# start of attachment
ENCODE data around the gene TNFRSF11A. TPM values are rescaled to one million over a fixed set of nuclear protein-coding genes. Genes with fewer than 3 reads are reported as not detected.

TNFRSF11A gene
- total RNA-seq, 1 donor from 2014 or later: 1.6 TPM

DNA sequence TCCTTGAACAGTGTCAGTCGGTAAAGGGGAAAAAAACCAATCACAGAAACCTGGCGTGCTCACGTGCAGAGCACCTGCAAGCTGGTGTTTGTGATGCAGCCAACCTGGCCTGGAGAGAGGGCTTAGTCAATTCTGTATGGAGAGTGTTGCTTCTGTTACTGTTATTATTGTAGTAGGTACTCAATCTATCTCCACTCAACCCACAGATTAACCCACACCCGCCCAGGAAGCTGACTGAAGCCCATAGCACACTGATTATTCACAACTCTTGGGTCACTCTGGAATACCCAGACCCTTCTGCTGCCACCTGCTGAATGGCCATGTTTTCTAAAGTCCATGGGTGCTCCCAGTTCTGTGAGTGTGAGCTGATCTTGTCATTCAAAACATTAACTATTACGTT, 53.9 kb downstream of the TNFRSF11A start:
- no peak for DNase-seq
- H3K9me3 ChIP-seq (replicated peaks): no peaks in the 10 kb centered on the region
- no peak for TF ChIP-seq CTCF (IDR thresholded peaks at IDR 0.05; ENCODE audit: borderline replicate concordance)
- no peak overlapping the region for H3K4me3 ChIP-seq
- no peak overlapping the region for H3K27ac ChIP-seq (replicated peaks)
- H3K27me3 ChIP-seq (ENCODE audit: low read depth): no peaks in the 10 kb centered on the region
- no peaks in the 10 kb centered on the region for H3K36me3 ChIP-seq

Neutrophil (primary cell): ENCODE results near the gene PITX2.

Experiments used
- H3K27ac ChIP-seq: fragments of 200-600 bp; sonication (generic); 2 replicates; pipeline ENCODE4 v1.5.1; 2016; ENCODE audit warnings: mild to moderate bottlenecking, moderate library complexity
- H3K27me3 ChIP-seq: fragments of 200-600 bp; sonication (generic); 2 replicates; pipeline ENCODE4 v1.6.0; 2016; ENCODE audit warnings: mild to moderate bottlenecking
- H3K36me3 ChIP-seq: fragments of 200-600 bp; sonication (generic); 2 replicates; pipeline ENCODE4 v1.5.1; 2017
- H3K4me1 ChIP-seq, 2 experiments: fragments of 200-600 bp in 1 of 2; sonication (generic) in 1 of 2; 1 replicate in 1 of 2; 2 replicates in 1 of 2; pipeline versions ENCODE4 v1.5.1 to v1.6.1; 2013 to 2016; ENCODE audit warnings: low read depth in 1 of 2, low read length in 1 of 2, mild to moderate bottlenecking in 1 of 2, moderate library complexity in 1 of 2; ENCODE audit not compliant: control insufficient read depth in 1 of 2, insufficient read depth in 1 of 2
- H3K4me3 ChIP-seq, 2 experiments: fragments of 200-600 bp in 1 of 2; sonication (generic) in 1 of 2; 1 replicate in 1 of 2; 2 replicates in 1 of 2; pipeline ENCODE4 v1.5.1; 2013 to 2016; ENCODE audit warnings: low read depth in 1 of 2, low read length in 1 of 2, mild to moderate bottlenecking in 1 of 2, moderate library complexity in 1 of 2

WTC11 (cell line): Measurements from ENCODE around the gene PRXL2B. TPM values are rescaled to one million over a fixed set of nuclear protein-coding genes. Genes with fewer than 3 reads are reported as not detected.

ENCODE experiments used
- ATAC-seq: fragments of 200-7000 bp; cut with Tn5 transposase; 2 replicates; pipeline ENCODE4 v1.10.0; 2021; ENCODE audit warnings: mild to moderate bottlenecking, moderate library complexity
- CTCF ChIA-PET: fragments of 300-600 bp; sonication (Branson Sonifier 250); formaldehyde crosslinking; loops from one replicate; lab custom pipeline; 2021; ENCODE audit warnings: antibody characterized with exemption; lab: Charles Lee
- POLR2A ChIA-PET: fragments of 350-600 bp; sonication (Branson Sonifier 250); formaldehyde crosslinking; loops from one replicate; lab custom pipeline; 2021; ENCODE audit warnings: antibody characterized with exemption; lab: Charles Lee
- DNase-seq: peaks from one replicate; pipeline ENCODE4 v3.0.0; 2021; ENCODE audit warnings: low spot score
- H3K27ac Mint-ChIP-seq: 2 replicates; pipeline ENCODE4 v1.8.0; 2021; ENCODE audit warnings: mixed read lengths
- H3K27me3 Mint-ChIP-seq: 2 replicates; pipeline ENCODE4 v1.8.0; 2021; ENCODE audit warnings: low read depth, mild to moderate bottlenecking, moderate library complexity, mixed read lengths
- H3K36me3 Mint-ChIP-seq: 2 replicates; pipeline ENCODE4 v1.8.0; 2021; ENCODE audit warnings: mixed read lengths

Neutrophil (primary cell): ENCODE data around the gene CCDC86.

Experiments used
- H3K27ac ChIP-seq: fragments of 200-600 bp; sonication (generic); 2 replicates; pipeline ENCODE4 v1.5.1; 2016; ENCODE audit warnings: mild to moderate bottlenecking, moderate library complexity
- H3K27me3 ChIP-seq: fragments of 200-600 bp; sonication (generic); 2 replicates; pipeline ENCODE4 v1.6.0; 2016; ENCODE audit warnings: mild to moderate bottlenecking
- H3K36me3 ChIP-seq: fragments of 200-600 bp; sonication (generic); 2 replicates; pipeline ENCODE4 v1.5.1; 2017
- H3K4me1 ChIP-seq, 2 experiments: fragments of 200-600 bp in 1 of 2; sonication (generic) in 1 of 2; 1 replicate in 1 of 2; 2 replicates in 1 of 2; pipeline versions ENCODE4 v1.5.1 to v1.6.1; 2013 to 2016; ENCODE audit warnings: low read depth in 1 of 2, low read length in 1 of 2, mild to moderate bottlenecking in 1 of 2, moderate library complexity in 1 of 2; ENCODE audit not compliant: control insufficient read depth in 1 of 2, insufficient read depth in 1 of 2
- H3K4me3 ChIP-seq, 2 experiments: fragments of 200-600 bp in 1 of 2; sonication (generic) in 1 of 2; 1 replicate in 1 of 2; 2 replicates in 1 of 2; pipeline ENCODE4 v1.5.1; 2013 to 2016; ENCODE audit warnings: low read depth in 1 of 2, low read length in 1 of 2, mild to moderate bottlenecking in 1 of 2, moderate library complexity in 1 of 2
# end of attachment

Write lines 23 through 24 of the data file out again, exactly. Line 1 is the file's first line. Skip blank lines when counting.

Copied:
- POLR2A ChIA-PET: fragments of 350-600 bp; sonication (Branson Sonifier 250); formaldehyde crosslinking; loops from one replicate; lab custom pipeline; 2021; ENCODE audit warnings: antibody characterized with exemption; lab: Charles Lee
- DNase-seq: peaks from one replicate; pipeline ENCODE4 v3.0.0; 2021; ENCODE audit warnings: low spot score